In the U.S. alone, over 500 new cases of Epilepsy are diagnosed every day.
This statistic is personal to our family. On August 29, 2006, our daughter, Sarah Morgan Fradkin, was diagnosed with Epilepsy at the age of 6. After months of tests and trying different seizure medications, Sarah’s seizures decreased from hundreds each day to zero. Sarah was seizure-free for 3 years before the seizures started again on February 4, 2010. Since diagnosis, 18 different anti-convulsant medications and the modified ketogenic diet have failed. Nothing has been successful in controlling her seizures.
In April 2011, Sarah had multiple brain surgeries trying to identify where the seizures start. Unfortunately, the team of doctors were not able to locate the area of the brain where the seizures originate, so a resection of the area was not possible and Sarah continues to seize.
Sarah is in 10th grade this year and continues to have seizures. Sometimes these seizures can last up to 3 hours.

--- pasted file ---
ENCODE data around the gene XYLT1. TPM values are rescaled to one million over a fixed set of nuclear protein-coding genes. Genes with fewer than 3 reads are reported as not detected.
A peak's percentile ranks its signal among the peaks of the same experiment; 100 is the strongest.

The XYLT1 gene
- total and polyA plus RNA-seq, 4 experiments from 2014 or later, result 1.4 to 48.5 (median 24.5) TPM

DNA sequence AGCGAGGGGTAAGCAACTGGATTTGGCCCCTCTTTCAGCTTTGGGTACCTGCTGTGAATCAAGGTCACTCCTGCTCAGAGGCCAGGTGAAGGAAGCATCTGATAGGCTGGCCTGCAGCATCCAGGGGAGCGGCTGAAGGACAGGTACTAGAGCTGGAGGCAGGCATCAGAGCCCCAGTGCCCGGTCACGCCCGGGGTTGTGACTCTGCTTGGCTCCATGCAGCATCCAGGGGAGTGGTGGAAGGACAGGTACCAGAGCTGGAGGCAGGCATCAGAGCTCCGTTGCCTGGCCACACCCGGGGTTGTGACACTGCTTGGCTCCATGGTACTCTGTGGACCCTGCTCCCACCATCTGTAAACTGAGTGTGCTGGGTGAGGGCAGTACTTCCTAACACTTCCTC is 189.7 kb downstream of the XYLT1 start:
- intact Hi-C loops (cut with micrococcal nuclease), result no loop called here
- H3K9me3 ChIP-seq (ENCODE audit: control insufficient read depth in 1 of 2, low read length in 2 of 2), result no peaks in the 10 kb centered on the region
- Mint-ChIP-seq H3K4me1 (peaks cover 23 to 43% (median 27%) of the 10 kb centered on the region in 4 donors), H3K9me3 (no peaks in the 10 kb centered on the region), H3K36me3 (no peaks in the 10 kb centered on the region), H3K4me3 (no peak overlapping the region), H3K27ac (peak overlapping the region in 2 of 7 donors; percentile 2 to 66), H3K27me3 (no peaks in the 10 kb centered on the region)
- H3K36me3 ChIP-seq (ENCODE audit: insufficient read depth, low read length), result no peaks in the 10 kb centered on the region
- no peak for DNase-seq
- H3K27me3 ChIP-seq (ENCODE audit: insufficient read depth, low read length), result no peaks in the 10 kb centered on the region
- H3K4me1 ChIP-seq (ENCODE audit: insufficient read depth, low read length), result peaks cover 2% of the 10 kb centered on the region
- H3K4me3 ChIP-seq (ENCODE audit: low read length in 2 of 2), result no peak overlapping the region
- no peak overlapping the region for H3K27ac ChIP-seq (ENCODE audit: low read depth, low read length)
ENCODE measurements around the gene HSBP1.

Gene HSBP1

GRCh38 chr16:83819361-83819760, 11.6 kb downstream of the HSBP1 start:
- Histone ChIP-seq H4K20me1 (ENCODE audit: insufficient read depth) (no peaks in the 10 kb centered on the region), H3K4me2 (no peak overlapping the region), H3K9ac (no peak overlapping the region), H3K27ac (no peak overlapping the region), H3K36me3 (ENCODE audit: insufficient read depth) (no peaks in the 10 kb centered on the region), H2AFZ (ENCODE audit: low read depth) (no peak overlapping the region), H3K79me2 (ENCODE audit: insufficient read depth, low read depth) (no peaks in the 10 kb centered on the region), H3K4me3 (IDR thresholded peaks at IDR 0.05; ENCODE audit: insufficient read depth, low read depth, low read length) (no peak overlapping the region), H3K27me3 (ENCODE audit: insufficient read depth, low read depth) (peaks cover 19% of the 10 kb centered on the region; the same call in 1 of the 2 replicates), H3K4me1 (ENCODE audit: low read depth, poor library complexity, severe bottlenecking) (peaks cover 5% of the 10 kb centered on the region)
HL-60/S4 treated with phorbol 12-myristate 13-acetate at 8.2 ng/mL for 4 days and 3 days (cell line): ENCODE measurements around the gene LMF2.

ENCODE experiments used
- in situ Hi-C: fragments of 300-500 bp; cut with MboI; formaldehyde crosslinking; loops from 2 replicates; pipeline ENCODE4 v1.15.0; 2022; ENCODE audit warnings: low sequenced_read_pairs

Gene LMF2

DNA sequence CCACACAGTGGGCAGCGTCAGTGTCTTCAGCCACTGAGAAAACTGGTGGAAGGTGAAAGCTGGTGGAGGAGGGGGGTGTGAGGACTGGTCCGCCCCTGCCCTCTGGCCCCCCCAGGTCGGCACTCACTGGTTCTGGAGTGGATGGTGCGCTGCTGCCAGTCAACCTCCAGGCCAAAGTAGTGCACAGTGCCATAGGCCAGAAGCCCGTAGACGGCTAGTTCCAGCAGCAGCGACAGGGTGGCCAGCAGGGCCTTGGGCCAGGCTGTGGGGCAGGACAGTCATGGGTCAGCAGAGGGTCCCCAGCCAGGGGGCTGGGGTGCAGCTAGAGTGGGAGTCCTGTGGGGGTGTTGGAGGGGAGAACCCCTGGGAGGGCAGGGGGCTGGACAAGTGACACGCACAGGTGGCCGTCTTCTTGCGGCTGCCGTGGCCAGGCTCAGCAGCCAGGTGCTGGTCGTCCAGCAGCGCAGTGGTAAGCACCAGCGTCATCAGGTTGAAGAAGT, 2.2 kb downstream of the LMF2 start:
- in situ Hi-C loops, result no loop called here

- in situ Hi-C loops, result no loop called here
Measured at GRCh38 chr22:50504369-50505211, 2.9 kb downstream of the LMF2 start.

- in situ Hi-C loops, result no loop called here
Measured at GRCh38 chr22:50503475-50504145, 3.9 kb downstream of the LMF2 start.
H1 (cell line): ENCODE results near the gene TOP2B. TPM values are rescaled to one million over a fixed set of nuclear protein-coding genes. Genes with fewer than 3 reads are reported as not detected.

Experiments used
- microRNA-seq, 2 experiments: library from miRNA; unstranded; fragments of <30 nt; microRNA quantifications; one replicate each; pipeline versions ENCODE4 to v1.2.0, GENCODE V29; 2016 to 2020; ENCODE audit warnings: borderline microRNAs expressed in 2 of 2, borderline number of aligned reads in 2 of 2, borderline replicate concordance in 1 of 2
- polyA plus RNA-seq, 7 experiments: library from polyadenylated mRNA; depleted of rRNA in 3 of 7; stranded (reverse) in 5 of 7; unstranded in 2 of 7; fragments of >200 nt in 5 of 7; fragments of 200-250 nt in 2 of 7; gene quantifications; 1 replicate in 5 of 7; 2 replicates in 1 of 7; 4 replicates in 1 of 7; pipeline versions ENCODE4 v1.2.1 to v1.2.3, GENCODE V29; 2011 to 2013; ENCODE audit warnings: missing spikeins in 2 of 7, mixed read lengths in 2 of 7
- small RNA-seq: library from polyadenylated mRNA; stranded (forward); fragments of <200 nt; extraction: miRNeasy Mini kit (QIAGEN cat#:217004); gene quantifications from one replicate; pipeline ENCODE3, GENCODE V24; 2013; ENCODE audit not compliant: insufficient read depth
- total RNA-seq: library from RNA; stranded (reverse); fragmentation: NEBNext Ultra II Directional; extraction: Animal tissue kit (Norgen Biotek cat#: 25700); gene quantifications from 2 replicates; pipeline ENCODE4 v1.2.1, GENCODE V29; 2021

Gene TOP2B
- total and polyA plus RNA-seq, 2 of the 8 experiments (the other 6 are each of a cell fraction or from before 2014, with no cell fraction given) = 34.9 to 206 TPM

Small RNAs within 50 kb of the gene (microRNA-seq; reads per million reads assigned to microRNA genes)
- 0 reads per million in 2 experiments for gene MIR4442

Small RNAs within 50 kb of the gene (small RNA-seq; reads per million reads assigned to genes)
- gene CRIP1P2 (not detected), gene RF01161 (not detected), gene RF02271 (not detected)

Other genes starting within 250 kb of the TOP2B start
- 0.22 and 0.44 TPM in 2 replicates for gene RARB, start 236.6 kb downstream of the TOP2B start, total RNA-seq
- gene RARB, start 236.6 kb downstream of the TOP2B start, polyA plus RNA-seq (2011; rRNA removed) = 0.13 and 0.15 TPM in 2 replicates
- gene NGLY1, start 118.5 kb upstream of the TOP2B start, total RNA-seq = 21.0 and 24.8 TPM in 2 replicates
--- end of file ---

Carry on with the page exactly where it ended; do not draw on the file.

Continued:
For those of you learning about Sarah for the first time, please understand that Sarah is doing great when she is not seizing. She swims, plays soccer, and participates in girl scouts. The problem is that when Sarah seizes, she misses hours of her life and this is not acceptable.
Sarah’s quest to lead a seizure-free life is our mission.
When Sarah was 6 she did not ask questions but now at age 13 she wants answers.
What are seizures? Where do they come from? How do we stop them?
Unfortunately we do not have answers to these questions.When we asked what our family could do to help, we were told, “create awareness and raise funds for research.”
Funding for Epilepsy research is only a fraction of that given to Alzheimer’s, Parkinson’s and other well known diseases, yet more people suffer from Epilepsy than Multiple Sclerosis, Cerebral Palsy, Muscular Dystrophy and Parkinson’s combined.